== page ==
Memoirs of Manhattan

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New York City’s largest and oldest trees hide a vast and interesting ecological history that dates back to the Lenape people.

Produced by Soukaina Alaoui El Hassani

Trees of Mannahatta: an Ecological History of New York

By Soukaina Alaoui El Hassani

Wearing a navy blue workout wear, a black puffy jacket and a high, bouncy ponytail, Fordham PhD student Grace Anderson weaves her way deeper into the heart of Fort Tryon Park. Leaves hissing in the fall wind, Anderson seeks respite from the boisterous concrete jungle of New York on her daily run in the park.

“It’s so nice to get out, breathe in fresh air and just see nature around you,” said Anderson.. “All the plants and all the trees are so beautiful and necessary after being cooped up at home or in an office all day.”

Usually when walking along the streets of the city, New Yorkers tunnel quickly  toward their destinations, never raising their heads to gaze at the intimidating urban canopy. Once in the heart of a park, all pretense of a destination disappears and pedestrians can finally enjoy the respite of the aimless journey of a nature stroll, swallowed by the shade of towering flora. 

The same flora that once sheltered and fed the Lenape in 1609. 

Framed by his laptop camera to reveal a sun-lit living room filled with wall art and potted plants, Brian Gunther, the development officer for Natural Areas Conservancy and former chief of forestry, horticulture and natural resources, outlines how many flora species survived the past 400 years. 

“About 80 percent of the canopy in these natural areas are native species,” said Gunther. “The same kind of species you would’ve found in 1609.”

New York’s ecological history dates back to the 17th century with the Lenape settlers. The biodiversity was lush with species that we can still see in New York ecosystems today.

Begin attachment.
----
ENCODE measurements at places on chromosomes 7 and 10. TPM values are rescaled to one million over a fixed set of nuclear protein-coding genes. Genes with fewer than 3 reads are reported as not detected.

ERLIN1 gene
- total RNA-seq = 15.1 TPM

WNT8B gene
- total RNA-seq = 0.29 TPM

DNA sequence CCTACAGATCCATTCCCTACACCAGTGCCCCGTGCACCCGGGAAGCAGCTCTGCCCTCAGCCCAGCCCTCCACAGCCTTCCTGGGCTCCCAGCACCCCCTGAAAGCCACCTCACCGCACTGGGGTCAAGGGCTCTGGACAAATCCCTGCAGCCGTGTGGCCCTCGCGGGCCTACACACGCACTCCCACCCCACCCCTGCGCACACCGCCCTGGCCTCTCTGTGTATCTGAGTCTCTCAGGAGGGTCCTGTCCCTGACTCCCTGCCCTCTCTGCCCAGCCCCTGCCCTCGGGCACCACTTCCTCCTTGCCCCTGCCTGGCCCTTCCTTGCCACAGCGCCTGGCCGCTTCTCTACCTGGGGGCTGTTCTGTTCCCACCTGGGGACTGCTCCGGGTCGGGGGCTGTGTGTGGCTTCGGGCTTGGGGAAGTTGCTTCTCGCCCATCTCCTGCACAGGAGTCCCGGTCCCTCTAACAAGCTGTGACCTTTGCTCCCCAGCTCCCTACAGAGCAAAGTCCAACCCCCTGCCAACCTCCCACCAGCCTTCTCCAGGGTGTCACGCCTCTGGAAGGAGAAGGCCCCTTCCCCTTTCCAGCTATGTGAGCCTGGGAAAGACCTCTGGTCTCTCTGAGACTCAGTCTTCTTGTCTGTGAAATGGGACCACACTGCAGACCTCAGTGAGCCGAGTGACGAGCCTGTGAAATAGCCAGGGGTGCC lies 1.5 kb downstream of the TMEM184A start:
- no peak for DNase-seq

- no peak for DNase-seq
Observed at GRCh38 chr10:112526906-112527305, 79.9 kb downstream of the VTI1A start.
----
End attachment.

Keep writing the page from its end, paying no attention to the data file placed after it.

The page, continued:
Lenape territory stretched from northern New York to Delaware. The Lenape of New York were known as the Munsee, and the island of Mannahatta, now Manhattan, was a ten thousand-acre, abundant Eden of diverse flora and fauna. Native species included the American Elm, Chestnut, Hemlock and Ash trees, all species that are either extinct or endangered to New York ecological ecosystems. 

“You have another mix species of hickory and oaks and sweet gums that are native species that are still thriving,”Gunther says. “On the other hand the species that are in the understory who will replace the canopy are invasive species. So, it’s a tale of two generations.”

According to Gunther, the main reason why the American elm, chestnut, hemlock and ash trees have ceased to thrive is due to the presence of invasive species that were not native to New York. These invasive species come in the form of seeds, bacteria, fungus and even foreign flora.

“The biggest threat to New York forests is invasive plant species,” Gunther says. “When you bring a foreign species, they thrive unchecked because they don’t have predators.”

In the late 17th century, the Dutch and English colonists ousted the Lenape to the west, to what is now known as Michigan, Ohio, Illinois, Missouri and Indiana. While eager to settle, the new colonists didn’t give much thought to the conservation of the ecological ecosystems around them. 

The Lenape, known as the “first conservationists,” framed their beliefs around protecting and living in harmony with nature. In 2013, Principal Chief of the Lenape Indian Tribe of Delaware, Dennis Choker explained to Outdoor Delaware Magazine what their tribe’s relationship with nature was. 

“Our philosophy is to take only what you need and give thanks for everything you take,”” said Coker. “We do not exploit resources, we use them. When you interact with your environment on a daily basis, you know you’ve got to protect it because you are going to depend on it.”